The readings on which the sermon below is based can be found at:
s128g09 Sunday 16 19/7/2009
Jesus 'saw a great crowd; and he had compassion for them, because they were like sheep without a shepherd' Mark 6.34
Recently I have been thoroughly enjoying reading a book by Michael Bernard Kelly, and these words about a Catholic priest seemed to parallel the accounts of Jesus' ministry in our gospel for today: "Without question, (Fr Mychal) Judge (OFM) was passionately committed to pastoral ministry and his generosity and compassion made people flock to him, especially in times of need. It was common for him to return to his room late at night and find 40 messages waiting on his answering machine. He would sit, exhausted, and answer them all. One Franciscan remembers an evening when Judge took him on a long trek across his beloved Brooklyn Bridge, then returned home to news that a fireman's father had died. It was midnight, but Judge drove more than an hour north to be with the man's family. This was typical of him. People also turned to him when the church had failed them. He was always ready to bend the rules, offer a hug and a blessing and show people what the love of God was really like. In the early days of the AIDS epidemic, when nurses were frightened to touch people with AIDS and priests were refusing to bury them, Judge would often turn up at a hospital room unannounced. He would quietly turn back the covers on the bed of an AIDS patient and gently massage his feet."
Here was a man who truly had compassion for the great crowd for if you hadn't already realised it, he was a Franciscan priest in New York, and having been there myself in 2002, I can testify that it is a crowded place and there are lots of people for whom to have compassion!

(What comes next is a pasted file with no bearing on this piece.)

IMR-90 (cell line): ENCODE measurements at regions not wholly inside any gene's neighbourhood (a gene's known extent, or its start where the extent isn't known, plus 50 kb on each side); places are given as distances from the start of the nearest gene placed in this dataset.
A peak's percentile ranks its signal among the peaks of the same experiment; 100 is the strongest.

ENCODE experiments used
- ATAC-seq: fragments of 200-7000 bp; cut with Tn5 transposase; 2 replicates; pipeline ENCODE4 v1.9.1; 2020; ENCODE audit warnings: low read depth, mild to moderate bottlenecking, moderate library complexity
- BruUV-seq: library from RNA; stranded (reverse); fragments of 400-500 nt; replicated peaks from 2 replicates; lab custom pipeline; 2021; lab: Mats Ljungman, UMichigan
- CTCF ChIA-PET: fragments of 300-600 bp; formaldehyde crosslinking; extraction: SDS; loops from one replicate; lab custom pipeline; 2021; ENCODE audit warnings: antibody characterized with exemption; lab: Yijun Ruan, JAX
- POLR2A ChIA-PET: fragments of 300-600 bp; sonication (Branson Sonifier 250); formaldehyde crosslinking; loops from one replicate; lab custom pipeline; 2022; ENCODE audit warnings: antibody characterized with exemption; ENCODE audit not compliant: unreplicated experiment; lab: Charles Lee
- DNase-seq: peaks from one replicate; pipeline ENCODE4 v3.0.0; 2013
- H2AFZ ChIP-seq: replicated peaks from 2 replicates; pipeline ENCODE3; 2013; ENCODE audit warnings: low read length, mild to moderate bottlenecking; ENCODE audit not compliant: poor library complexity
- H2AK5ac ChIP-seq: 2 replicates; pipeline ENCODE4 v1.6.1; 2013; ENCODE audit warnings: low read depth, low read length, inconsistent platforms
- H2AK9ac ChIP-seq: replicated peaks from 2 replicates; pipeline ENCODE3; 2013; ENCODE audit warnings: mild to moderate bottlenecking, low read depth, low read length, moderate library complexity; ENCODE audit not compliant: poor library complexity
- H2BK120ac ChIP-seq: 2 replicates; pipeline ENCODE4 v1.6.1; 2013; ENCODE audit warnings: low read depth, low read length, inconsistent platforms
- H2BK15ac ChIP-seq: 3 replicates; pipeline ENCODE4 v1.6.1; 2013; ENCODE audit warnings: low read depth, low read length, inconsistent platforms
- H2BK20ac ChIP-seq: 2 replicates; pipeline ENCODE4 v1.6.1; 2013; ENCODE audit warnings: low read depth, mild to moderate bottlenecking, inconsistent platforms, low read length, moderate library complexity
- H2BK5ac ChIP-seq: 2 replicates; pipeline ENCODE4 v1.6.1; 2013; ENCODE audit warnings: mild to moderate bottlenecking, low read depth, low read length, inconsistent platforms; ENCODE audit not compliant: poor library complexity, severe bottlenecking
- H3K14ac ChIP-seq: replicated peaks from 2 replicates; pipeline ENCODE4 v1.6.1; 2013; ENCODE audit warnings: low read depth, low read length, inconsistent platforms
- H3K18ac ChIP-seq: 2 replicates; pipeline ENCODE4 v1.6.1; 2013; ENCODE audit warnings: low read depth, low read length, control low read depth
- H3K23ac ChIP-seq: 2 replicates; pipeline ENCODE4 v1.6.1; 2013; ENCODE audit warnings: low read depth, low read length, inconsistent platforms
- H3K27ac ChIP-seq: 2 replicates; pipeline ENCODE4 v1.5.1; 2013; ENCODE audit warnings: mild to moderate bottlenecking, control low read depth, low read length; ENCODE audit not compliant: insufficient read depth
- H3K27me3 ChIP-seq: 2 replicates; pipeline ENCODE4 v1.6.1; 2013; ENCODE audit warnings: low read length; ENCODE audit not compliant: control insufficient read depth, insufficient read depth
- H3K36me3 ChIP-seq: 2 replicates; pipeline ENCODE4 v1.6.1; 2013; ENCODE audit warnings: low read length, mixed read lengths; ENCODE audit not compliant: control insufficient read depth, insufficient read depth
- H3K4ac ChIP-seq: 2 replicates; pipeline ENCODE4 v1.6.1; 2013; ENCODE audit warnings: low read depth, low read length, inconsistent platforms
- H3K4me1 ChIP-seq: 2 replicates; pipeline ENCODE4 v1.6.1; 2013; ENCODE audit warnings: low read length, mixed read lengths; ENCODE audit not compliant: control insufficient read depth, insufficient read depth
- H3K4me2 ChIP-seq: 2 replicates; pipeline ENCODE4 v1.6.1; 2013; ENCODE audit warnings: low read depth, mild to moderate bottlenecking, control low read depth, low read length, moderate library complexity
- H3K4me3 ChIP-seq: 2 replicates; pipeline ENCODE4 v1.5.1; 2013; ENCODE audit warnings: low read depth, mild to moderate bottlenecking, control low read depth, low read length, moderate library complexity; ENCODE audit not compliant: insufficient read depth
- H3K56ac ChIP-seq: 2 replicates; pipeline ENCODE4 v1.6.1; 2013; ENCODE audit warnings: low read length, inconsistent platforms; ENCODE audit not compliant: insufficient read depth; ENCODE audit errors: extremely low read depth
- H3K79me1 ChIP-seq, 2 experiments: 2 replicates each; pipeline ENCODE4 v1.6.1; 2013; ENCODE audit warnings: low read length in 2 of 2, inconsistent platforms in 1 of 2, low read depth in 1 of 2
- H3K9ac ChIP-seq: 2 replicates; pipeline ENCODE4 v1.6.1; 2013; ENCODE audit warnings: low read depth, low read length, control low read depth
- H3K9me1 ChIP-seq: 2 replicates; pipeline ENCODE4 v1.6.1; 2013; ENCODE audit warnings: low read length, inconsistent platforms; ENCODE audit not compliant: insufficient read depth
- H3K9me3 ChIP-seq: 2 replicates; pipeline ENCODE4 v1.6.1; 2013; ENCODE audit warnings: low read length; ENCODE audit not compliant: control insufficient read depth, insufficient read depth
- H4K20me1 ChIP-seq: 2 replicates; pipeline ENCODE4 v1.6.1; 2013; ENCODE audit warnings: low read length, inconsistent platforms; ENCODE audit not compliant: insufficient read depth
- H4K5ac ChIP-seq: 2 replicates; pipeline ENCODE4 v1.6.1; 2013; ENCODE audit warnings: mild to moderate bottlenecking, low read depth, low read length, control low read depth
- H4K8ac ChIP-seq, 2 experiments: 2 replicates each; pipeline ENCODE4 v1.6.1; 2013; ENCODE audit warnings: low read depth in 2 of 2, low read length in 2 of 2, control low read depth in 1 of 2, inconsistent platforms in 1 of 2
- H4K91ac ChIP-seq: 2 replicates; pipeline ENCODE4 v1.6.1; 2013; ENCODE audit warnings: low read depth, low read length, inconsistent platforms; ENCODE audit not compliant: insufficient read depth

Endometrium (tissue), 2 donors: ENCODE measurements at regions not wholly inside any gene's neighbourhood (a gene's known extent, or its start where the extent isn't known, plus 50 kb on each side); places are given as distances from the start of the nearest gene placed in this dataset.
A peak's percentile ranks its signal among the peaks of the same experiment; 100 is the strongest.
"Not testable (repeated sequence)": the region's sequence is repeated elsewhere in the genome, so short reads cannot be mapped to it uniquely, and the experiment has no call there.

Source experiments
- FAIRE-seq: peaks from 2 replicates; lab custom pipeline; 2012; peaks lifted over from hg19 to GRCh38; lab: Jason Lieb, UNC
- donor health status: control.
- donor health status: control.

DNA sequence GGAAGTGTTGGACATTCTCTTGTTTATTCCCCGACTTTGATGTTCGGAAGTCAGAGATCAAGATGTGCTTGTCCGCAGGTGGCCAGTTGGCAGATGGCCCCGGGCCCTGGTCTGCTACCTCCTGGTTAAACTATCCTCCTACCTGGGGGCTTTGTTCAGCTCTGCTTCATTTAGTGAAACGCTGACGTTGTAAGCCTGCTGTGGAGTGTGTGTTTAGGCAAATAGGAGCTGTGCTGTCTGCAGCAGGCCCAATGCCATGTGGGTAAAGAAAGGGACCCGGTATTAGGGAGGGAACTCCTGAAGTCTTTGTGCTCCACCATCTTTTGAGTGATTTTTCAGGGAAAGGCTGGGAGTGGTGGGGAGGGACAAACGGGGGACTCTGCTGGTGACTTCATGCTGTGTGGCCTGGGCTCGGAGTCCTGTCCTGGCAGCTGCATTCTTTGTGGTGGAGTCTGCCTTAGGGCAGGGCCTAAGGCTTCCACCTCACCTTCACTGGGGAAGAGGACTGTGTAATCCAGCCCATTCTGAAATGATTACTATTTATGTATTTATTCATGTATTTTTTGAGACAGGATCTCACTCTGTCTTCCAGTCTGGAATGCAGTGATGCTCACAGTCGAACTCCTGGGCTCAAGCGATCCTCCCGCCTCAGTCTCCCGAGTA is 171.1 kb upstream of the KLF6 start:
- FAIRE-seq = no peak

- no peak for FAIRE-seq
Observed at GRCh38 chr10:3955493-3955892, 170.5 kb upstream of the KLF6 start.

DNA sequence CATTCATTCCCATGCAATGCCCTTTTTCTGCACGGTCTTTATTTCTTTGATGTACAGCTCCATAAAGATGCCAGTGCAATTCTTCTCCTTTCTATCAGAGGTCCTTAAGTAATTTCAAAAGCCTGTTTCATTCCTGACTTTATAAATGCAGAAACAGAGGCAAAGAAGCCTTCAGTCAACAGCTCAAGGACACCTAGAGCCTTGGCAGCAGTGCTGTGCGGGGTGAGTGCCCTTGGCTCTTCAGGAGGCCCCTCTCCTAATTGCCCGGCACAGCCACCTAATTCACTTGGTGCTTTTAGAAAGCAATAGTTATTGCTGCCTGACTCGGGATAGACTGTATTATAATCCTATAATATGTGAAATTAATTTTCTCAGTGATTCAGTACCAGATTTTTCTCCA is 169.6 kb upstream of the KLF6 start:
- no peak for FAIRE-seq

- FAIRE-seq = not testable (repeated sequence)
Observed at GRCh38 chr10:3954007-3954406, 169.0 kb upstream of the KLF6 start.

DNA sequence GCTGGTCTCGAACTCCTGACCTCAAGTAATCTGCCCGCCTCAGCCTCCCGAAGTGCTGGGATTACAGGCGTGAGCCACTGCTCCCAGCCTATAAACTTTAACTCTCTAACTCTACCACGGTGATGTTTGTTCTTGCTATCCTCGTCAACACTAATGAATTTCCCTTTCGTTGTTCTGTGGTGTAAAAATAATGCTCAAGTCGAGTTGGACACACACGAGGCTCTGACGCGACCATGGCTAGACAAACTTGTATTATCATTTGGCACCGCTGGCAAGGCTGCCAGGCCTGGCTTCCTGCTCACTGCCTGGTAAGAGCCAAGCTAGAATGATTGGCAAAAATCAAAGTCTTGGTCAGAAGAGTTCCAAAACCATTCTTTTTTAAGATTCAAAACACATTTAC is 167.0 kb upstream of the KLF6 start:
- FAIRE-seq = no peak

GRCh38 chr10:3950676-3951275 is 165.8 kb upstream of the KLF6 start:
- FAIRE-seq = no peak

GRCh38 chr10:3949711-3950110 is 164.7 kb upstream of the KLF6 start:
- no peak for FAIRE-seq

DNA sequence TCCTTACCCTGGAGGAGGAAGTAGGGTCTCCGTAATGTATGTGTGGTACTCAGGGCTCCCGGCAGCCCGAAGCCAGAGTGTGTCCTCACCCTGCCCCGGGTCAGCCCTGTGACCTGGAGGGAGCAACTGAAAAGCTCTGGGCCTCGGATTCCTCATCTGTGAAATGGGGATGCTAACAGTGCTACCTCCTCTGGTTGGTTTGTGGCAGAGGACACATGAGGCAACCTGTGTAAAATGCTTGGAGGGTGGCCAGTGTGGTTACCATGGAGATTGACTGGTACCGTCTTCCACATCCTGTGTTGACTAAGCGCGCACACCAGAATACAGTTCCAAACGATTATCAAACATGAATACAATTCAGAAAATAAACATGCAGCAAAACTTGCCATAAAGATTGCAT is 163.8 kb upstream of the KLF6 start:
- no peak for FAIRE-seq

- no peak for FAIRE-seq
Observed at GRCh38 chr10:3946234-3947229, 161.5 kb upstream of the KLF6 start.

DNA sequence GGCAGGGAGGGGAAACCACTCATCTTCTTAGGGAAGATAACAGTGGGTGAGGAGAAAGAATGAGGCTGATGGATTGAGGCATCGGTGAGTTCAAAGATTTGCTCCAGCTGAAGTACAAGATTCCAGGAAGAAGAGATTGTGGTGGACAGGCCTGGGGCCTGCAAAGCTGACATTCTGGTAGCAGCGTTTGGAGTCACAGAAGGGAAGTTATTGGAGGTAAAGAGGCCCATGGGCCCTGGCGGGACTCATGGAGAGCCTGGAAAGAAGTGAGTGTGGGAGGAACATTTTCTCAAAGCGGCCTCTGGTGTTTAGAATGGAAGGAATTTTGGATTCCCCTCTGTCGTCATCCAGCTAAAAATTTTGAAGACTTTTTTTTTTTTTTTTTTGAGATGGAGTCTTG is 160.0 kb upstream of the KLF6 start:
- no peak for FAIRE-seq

More words from the book: "Judge's commitment to being close to people in their brokenness, and his astonishing tenderness, were forged in a heart weathered by his own struggle to believe he was embraced and blessed by God. Judge, you see, was gay. He was an alcoholic who had been sober since 1978, and he relied upon regular meetings of Alcoholics Anonymous to maintain focus and inner peace." Fr Mychal Judge was killed on September the 11th 2001, ministering to the dying after the terrorist planes hit the Twin Towers of the World Trade Centre.
I am blessed to work as a chaplain in two hospitals. As a chaplain I offer pastoral care to one and to all, regardless of faith or lack thereof. Of course I am required to do this by the State, but it is a great joy, because in doing so I reflect this compassion that Jesus had for the crowds. So often the 'church' only has compassion for those in the congregation and even then I'm not so sure. I had been a parish priest for 29 years prior to this position, so I do know what I'm talking about. It seems the first job of the parish minister is to keep the punters happy after all it is their contributions that enable the minister to receive his or her stipend. I remember a senior priest once saying that every parish has 100 parishioners. This was about as many as one minister could satisfy. More than this and there needed to be more on the staff. But lying behind this is the flipside that this keeps the minister on his, or her, toes. There is never any surplus of funds. Fetes have to be held, raffles run, other people have to be cajoled to part with their hard-earned wages all to keep this edifice running. Each and every person in a congregation looks to the minister to fulfil his or her own wishes, or they can threaten to leave. And the minister will be blamed! What an invidious position we put such ministers in! And then there are the parish politics!
My point is that there is no perception of Jesus having compassion for the crowd, for others other than the disciples. Indeed if a minister concern him or herself about the welfare of others refugees or alienated people a few in the parish are likely to get up in arms. The minister is not doing his or her job looking after us. And as far as sermons are concerned, of course they don't refer to the people in the pew they are already loving enough! Sermons are best when they rail against those who aren't there, and who therefore cannot hear the words! This is disingenuous in the extreme.
After a while I came to question why I would invite someone I considered my friend to join such a congregation dominated by a few power-brokers. But of course this is what the power-brokers want for others to invite their friends to join in for it makes them feel as if they are doing the right thing and there won't be any necessity to change anything.